Garye
3 months ago

God Bless America, all its Patriots and those who gave their lives for us to be free.
We the People owe them everything, let’s keep Our Country free.

William Hicks
3 months ago

I knew that our present “Memorial Day ” originated in the South.
As Mr. Paul Harvey said, “And here’s the rest of the story”.

vim
3 months ago

See that your state legislators join C (convention) of S (states). If they are unaware of that, tell them to google it!! That’s the way to reign in the federal government. Check it out for yourselves. This article by AMAC is beautiful, and should be spread, our ability to do that is like it has never been before. Stop name calling and do something that is productive. That’s my opinion!!

America in Decline
3 months ago
Reply to  vim

Vim, please quit telling people that a convention of states is a way to reign in the federal government, because it is NOT. Please read the following article. It will enlighten you. convention-of-states-project I can tell that you have the best of intentions, but please learn about the fallacies of an Article V convention, which Mark Levin and his lemmings renamed it as a “convention of states” in order to dignify it. The U.S. Constitution declares it to be a “FEDERAL” power, not something the states have any control over. Read it for yourself with an open mind and learn the truth about it. Mark Levin is invested in book sales, and can’t bring himself to admit that he is wrong!

America in Decline
3 months ago
Reply to  vim

Vim, I don’t know why the web address for the “Convention of States Project” did not come through. Try this, Google “Convention of States Project: Publius Hulda”. She is far more knowledgeable about the subject than anyone else and is “The Authority” on many constitutional issues.

Ron Howard
3 months ago
Reply to  vim

I was originally a volunteer and supporter of COS until hearing important arguments against it, and why! If you could be certain that all delegates to COS would honor their commitment to address ONLY those resolutions agreed to prior to the COS I would be for it. But there is currently no way to assure that. If the delegates did not ALL honor their commitment to address Only resolutions agreed to prior to the COS it would open the entire Constitution to change and revision. It is not worth the RISK that ANY part of the Constitution could be changed if the delegates addressed any other resolution not previously agreed to prior to the COS. Further, the person leading the push for COS refused to publicly debate the pros and cons of the issue. Why is the main proponent in favor of COS afraid of debating the issues?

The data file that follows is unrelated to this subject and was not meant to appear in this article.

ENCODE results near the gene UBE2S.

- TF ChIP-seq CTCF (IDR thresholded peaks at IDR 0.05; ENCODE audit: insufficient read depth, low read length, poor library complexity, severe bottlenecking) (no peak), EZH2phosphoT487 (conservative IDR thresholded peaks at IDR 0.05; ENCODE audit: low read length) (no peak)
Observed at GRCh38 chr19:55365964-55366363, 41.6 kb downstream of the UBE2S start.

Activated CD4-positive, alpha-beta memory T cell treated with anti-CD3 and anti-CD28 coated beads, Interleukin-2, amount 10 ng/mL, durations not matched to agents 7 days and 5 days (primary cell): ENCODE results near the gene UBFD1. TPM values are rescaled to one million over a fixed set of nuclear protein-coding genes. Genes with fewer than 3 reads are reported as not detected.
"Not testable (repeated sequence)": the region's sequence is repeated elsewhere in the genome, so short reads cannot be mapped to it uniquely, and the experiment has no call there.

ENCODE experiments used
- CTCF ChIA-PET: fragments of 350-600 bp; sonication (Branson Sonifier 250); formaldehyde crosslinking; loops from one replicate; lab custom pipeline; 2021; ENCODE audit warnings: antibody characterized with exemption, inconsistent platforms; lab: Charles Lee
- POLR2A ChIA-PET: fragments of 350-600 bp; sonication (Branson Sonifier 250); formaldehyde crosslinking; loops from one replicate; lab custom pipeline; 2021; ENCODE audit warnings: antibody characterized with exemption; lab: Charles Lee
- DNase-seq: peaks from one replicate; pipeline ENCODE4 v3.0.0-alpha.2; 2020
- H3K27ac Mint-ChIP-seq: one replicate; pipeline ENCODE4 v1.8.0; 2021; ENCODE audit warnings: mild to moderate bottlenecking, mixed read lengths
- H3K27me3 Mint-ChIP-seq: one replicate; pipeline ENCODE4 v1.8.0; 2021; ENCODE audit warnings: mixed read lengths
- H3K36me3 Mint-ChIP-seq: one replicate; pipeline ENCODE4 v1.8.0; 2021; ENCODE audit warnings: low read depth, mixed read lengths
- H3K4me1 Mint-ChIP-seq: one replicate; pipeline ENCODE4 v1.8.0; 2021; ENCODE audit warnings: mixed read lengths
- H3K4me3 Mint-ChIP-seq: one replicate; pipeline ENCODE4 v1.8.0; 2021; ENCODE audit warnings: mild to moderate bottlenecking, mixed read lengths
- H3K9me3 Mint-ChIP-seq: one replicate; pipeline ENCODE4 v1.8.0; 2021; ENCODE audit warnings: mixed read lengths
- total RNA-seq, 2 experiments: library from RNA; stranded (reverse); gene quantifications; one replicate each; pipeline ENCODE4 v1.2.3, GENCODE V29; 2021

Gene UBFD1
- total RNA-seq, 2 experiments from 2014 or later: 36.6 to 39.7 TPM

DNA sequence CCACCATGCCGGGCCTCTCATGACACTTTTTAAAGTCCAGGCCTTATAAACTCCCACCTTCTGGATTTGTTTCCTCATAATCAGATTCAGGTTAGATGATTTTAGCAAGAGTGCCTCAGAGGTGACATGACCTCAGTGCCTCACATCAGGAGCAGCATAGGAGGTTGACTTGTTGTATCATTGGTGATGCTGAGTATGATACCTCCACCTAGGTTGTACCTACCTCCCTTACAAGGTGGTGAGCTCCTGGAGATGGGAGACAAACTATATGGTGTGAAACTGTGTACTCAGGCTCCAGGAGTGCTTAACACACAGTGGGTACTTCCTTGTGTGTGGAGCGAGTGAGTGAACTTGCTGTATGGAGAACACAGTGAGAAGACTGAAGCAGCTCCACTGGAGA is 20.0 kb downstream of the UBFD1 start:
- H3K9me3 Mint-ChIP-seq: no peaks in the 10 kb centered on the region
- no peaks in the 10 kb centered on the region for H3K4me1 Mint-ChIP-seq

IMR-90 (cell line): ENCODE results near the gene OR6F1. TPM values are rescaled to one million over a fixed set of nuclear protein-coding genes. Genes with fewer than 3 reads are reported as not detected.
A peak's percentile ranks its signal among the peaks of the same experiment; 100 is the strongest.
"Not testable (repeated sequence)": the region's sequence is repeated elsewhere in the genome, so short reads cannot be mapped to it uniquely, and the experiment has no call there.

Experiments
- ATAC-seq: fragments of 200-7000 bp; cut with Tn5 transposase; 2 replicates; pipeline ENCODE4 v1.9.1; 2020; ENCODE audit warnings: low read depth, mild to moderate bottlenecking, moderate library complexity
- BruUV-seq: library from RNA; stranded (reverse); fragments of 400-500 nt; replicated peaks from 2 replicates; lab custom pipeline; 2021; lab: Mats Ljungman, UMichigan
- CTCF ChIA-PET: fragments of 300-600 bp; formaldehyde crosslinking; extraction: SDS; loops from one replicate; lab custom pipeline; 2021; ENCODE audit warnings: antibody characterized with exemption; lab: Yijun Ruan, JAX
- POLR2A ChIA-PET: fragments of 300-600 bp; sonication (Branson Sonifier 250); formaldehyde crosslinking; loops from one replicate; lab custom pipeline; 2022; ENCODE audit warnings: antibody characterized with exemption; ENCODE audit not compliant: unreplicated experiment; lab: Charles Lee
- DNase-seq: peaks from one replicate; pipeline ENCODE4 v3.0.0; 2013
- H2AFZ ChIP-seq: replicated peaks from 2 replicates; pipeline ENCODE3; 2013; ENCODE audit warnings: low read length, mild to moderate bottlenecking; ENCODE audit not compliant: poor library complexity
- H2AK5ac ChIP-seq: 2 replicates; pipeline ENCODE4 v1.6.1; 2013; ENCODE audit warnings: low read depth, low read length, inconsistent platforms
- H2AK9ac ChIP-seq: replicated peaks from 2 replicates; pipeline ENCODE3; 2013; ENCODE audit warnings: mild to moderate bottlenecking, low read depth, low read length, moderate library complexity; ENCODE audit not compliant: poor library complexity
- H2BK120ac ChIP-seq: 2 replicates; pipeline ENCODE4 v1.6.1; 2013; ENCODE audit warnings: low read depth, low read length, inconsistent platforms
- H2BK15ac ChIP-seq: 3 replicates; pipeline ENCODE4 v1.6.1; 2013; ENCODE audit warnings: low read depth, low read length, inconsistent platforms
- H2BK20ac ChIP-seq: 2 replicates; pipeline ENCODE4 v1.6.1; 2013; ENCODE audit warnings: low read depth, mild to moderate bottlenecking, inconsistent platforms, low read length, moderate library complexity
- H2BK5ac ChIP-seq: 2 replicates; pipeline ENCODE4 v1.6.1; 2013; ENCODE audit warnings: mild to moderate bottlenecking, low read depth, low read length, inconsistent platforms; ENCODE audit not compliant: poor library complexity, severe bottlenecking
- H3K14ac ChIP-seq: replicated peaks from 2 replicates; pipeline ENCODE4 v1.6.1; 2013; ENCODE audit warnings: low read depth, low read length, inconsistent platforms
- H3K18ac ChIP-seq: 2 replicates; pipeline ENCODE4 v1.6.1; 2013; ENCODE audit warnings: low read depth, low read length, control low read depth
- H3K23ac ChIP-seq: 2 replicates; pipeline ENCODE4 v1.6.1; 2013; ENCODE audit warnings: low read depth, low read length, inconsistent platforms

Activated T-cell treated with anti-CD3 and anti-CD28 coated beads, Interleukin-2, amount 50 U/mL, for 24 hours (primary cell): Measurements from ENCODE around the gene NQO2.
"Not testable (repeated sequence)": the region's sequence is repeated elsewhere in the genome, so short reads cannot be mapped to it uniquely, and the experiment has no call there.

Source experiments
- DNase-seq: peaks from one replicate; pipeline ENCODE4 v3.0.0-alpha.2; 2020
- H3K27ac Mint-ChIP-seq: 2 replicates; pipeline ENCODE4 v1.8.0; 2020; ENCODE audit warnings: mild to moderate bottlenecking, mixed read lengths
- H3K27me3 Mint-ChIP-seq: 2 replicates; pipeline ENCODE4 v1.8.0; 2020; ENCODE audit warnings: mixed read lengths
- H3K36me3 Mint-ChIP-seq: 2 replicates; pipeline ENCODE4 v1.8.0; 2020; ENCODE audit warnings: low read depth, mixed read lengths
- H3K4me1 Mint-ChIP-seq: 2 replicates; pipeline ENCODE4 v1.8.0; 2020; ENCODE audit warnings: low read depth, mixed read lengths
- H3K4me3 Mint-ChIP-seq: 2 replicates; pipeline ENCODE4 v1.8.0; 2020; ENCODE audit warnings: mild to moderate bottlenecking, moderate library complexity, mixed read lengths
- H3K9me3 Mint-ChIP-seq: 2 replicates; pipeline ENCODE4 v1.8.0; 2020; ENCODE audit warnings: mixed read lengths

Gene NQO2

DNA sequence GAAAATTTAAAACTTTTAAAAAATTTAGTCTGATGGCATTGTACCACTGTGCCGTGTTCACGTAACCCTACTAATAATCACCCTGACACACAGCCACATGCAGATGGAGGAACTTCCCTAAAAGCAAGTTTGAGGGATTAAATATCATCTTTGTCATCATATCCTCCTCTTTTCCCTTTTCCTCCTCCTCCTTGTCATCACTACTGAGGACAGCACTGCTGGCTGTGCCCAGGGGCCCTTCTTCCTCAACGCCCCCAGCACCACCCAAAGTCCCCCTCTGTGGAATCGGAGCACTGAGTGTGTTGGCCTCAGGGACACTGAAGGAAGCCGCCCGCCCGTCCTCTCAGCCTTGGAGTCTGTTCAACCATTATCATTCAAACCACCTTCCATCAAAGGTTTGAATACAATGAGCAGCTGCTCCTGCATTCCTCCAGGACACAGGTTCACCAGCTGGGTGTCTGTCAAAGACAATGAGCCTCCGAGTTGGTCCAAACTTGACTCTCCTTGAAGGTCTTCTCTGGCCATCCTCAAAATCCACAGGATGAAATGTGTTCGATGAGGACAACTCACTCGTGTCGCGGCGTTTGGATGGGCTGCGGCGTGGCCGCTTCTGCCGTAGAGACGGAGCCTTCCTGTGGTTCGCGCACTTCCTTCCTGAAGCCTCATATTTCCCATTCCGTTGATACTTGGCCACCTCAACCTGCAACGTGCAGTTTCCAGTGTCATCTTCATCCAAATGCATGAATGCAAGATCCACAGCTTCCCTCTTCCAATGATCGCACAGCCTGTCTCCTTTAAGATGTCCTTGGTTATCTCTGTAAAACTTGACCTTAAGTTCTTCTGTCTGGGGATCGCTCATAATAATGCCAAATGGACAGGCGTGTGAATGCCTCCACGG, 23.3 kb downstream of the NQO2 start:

CAB
3 months ago

Sadly, to the victor belongs history.

JohnH
3 months ago

Thank you for the very interesting history lesson.

A N Love joy
3 months ago

Not the whole truth.

Hal
3 months ago

Indeed, as US citizens we should definitely honor our service men including those in the distant past who fought to keep America and its allies strong from being overtaken by WW II Japanese and WWII Nazi Germany, who tried to enslave many other Nations to their will. Also, we should as Americans honor those men who served in the Viet Nam War, altho even today I think it was a Democrat contrived war to jack up the economy and distract American citizens from many homeland issues at the time. All Americans who served in past Wars deserve our heartfelt thanks, even those that served in the lesser conflicts, some of which were questionable as to its basis for US actions.

BAE
3 months ago

Yes, honor to the soldiers and their families. Great men and women!

Phoebe Haigler
3 months ago

Wonderful story
I’m so grateful that you shared this history as I wasn’t aware of it.

America in decline
3 months ago

If you’re going to make this about slavery, at least tell the truth. It was a constitutionally protected institution. The former British colonies entered the Union, some as slave states, some as free states. There was no requirement to enter. Each could have continued with their own domestic polices and functioned as independent nations. The federal government was a created entity designed to serve not rule over the states. It was not given “morality police powers.” Slavery could and should have been abolished by amending the constitution, NOT by use of a military coup that forever changed our form of government from a constitutional republic to an oligarchy. All Lincoln did was convert physical slavery into political repression of blacks, but now we are all servants of the federal oligarchs since the KKK Democrats/communists have run the country ever since. Two wrongs don’t make a right. Lincoln is celebrated as a hero, but nothing could be further from the truth. “Case law” has replaced judicial decisions based on the original intent of the founders, thus about 90% of the laws on the books are unconstitutional. We are a nation in rapid decline. All one has to do is look at the horrible policies that have been created by the filthy maggots in the congress and by the current administration who have thrown God in the back of the bus. I grieve because of the ignorance of American people. Waving a flag while ignoring historical revisionist lies that portray Lincoln as a hero is both sad and repulsive.